It seems they try to emulate Russia, but are severely deficient in their culture.

    Vitaly Gelfgat

    Over the past two decades of independent history, the Central Asian states (Kazakhstan, Kyrgyzstan, Tajikistan, Turkmenistan and Uzbekistan) have developed pragmatic and largely non-ideological national security strategies rooted in their perceptions and prioritization of the complex regional realities. The states’ attempts to match their military and to handle a variety of external and intemal security challenges highlights the fact that the Central Asian states regard these capabilities elements of hard power. At the same time, while often utilized to help quell various sources of domestic instability, all Central Asian militaries have lacked up-to-date operational experience. A review of their tactical proficiency in dealing with internal conflicts shows that although Kazakhstan and Uzbekistan have contained socio-polit rest better than Kyrgyzstan and Tajikistan, all the states struggled to reform and adapt their armed forces to successfully deliver on their doctrinal obligations. This is because they have remained largely outside of contemporary international military interventions such as Operation Iraqi Freedom, the International Security Assistance Force or Kosovo Forces.
    This paper outlines the national security objectives of the Central Asian states and analyzes available information on the size, funding, combat readiness and the overall performance of the militaries in recent domestic conflicts. In attempting to effectively respond to the security challenges envisioned in the respective national defense strate gies and doctrines, all Central Asian militaries have ofien struggled with fundamental operational issues and acted in similarly heavy-handed fashion"

    (I'll have to continue in a different post)

Re: The Sovjetistans: Link + (17/05/22 18:06:45) Reply

    The full article - I now see - is available for download. I could have spared myself the OCR job. Anyway the article is more than 10 years old and seems out of date.

    Nonetheless: Putin may already have tried to recruit cannon fodder for his losing army in these countries. Judging from the apparent failure of Putin to recruit belarusians for participation in his war he will not meet much success in the southern republics either. There must be reasons for not wishing to be part of the Russian "Federation".

    (when I was researching for this post I came across this article. I will not quote: It should be read in full)


Re: Re: The Sovjetistans: Link + (18/05/22 16:44:11) Reply
    yes, this >>https://en.wikipedia.org/wiki/Population_transfer_in_the_Soviet_Union

    and, https://en.wikipedia.org/wiki/Russification

    linked to my moldova post. (ill fix the a-href soon ;))

    oddly enough, romania is missing from that list...

    but not to worry, romanians had their day too https://en.wikipedia.org/wiki/Romanianization

    "Under international pressure, Romania took full steps towards the civil and political emancipation of Jews. Adopted in February 1924, the new law on citizenship granted citizenship to all legal inhabitants of the Old Kingdom and the annexed territories." -> https://cadmus.eui.eu/bitstream/handle/1814/19633/Romania.pdf?sequence=1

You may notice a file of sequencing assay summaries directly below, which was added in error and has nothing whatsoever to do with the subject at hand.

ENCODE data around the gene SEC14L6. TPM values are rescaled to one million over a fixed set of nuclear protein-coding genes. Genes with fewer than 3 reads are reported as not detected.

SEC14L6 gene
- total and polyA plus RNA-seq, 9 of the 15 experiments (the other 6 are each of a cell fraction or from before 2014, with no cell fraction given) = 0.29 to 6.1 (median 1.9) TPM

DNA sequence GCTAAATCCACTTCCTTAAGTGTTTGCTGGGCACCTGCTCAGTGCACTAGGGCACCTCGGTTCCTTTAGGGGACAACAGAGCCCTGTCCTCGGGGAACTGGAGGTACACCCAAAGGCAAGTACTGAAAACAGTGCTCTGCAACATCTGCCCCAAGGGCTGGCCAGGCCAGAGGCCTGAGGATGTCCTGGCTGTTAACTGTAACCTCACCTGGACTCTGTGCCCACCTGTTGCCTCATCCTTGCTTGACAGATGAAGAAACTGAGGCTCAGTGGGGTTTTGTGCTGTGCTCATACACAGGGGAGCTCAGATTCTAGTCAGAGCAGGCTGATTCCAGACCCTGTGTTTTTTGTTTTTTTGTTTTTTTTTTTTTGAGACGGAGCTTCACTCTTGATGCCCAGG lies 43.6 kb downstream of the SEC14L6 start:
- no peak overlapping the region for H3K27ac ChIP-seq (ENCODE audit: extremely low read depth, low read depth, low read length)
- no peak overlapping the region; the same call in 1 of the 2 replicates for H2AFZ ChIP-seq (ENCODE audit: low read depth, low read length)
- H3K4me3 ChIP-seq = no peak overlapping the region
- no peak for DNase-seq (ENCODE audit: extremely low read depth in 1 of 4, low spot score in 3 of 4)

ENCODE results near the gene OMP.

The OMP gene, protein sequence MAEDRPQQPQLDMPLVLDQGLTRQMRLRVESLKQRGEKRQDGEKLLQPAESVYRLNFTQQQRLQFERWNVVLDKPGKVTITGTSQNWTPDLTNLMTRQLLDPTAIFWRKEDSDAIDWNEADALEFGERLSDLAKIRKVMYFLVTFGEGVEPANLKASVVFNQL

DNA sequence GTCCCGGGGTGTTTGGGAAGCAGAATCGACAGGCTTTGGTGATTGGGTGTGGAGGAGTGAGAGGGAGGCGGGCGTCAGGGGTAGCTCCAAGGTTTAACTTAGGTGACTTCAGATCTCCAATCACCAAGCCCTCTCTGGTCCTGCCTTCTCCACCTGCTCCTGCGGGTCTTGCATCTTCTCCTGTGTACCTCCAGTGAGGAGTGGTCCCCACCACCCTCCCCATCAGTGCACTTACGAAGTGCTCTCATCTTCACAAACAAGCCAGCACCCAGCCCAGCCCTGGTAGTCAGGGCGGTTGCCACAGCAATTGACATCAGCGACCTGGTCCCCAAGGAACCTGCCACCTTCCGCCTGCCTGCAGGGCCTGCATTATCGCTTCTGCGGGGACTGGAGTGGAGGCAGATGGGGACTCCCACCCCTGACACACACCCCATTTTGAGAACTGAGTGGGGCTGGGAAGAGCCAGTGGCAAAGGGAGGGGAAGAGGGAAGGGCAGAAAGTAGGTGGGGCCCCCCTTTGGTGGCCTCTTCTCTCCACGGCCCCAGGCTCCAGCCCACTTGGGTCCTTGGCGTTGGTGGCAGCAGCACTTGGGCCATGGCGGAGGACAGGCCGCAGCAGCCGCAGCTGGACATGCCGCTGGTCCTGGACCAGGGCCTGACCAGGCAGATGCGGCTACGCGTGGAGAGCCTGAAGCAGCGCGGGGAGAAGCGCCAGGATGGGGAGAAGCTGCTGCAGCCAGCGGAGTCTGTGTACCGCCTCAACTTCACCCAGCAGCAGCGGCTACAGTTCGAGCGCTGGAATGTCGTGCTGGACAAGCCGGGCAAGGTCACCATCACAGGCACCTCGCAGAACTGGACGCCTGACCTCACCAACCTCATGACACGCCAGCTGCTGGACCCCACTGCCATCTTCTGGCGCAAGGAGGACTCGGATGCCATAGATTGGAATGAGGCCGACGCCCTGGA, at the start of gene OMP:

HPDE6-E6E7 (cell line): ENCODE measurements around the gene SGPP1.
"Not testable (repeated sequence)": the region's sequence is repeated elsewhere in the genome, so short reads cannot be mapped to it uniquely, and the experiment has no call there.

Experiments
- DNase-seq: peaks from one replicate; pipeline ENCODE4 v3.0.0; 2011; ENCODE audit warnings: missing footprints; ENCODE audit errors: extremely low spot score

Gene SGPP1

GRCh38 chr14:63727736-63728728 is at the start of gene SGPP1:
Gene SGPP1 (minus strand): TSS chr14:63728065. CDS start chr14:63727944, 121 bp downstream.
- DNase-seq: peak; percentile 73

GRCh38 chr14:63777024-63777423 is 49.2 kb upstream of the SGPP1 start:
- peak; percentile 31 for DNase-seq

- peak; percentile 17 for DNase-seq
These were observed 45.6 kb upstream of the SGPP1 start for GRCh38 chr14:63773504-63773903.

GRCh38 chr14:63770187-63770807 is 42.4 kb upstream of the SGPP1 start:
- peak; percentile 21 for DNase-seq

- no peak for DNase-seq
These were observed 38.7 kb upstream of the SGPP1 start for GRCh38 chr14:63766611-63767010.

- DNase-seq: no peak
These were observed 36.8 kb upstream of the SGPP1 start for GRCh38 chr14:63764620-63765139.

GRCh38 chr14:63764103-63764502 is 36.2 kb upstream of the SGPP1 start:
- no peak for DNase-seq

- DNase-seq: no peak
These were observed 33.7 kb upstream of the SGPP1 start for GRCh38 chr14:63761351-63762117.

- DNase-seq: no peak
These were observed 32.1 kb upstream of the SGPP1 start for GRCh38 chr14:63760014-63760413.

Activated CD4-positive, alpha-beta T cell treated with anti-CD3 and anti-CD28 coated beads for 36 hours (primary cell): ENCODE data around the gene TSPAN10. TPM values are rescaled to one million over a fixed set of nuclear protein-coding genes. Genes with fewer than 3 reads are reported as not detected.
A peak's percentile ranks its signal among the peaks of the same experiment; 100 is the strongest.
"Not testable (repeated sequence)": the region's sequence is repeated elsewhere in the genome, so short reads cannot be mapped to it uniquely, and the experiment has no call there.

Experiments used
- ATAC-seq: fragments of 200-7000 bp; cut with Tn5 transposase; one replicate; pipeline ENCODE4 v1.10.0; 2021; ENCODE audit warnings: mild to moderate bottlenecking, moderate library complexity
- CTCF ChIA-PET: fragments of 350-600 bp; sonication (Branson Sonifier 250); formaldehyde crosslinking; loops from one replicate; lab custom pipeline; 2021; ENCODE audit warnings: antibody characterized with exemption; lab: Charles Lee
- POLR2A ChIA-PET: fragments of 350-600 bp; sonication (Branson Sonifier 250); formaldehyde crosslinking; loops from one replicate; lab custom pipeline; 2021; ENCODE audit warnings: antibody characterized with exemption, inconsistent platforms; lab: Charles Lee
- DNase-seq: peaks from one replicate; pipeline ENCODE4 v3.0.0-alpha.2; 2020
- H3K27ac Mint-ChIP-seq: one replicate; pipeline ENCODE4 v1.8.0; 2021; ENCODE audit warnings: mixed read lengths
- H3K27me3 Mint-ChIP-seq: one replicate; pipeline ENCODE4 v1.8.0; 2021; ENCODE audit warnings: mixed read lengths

its funny considering how many notable jews romania had -> https://en.wikipedia.org/wiki/List_of_Romanian_Jews

    all links are worth reading, and especially the "talk" pages on wikipedia. people really dislike x-ification i guess ;)

    apparently there was https://en.wikipedia.org/wiki/Polonization as well :D

I'm strong to the finich 'cause I eats me spinach.  (19/05/22 09:53:41) Reply

hehe (19/05/22 17:18:15) Reply
    you found something interesting...

    truth is, i hate those lists on wikipedia.
    they are incomplete (to say the least), not ordered by date (as they should be), and they include persons that should not be on that list (imho).

    i wonder for example if for example joseph schmidt should be on that list... i donnow...

    wikipedia has its problems...

Re: hehe (19/05/22 20:52:38) Reply
    It might help to ponder who the authors are. I believe there is a large span - from the best of experts down to schoolchildren (with their teachers)on one academic axis; from the best of balanced experts to the monomanic agenda riders on the other. And then all those nit picker bores. And then all that obsolete info in the areas where I used to be up-to-date (not any more).

    I love it and I would not do without it.

Tojo and XI (25/05/22 07:37:47) Reply
    Yesterday I saw both - on different TV channels (the advantage of fiber TV is the access to .se (and .dk and .de). So I could see those two top-level guys making speeches.

    There was an uncanny similarity with Hitler speaking. Xi is running the same type of incipient invasjon as Stalin and successors ran (stealthily establishing bases).

    For the whataboutists: The US do not commit mass murder of political opponents.

    For the young ones:

Xi (23/06/22 19:22:58) Reply
    There can be little doubt which side he belongs to. Hong Kong. Xinjiang. The Great Firewall. The surveillance state. The artificial islands in international waters. The threats against Taiwan. The weaponising of debt against poor countries in Africa and Asia. The new invention of China as an arctic power - with interest in Svalbard.